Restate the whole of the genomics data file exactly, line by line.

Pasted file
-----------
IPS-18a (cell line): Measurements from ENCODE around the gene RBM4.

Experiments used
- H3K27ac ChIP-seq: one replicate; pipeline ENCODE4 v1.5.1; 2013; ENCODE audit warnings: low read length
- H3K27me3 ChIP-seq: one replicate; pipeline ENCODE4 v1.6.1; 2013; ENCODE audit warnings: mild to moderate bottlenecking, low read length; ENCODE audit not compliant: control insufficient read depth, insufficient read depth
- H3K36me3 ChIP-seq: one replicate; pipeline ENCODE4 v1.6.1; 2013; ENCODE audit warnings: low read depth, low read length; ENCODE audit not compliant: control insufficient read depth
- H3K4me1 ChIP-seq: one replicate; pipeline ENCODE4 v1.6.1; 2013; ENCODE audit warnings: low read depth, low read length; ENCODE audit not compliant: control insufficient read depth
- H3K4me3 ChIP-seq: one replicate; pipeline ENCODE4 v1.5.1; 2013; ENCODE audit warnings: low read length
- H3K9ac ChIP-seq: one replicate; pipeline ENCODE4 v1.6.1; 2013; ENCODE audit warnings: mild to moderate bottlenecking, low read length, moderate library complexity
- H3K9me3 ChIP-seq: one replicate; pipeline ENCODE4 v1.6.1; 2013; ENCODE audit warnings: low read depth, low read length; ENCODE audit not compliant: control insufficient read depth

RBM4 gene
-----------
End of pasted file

IPS-18a (cell line): Measurements from ENCODE around the gene RBM4.

Experiments used
- H3K27ac ChIP-seq: one replicate; pipeline ENCODE4 v1.5.1; 2013; ENCODE audit warnings: low read length
- H3K27me3 ChIP-seq: one replicate; pipeline ENCODE4 v1.6.1; 2013; ENCODE audit warnings: mild to moderate bottlenecking, low read length; ENCODE audit not compliant: control insufficient read depth, insufficient read depth
- H3K36me3 ChIP-seq: one replicate; pipeline ENCODE4 v1.6.1; 2013; ENCODE audit warnings: low read depth, low read length; ENCODE audit not compliant: control insufficient read depth
- H3K4me1 ChIP-seq: one replicate; pipeline ENCODE4 v1.6.1; 2013; ENCODE audit warnings: low read depth, low read length; ENCODE audit not compliant: control insufficient read depth
- H3K4me3 ChIP-seq: one replicate; pipeline ENCODE4 v1.5.1; 2013; ENCODE audit warnings: low read length
- H3K9ac ChIP-seq: one replicate; pipeline ENCODE4 v1.6.1; 2013; ENCODE audit warnings: mild to moderate bottlenecking, low read length, moderate library complexity
- H3K9me3 ChIP-seq: one replicate; pipeline ENCODE4 v1.6.1; 2013; ENCODE audit warnings: low read depth, low read length; ENCODE audit not compliant: control insufficient read depth

RBM4 gene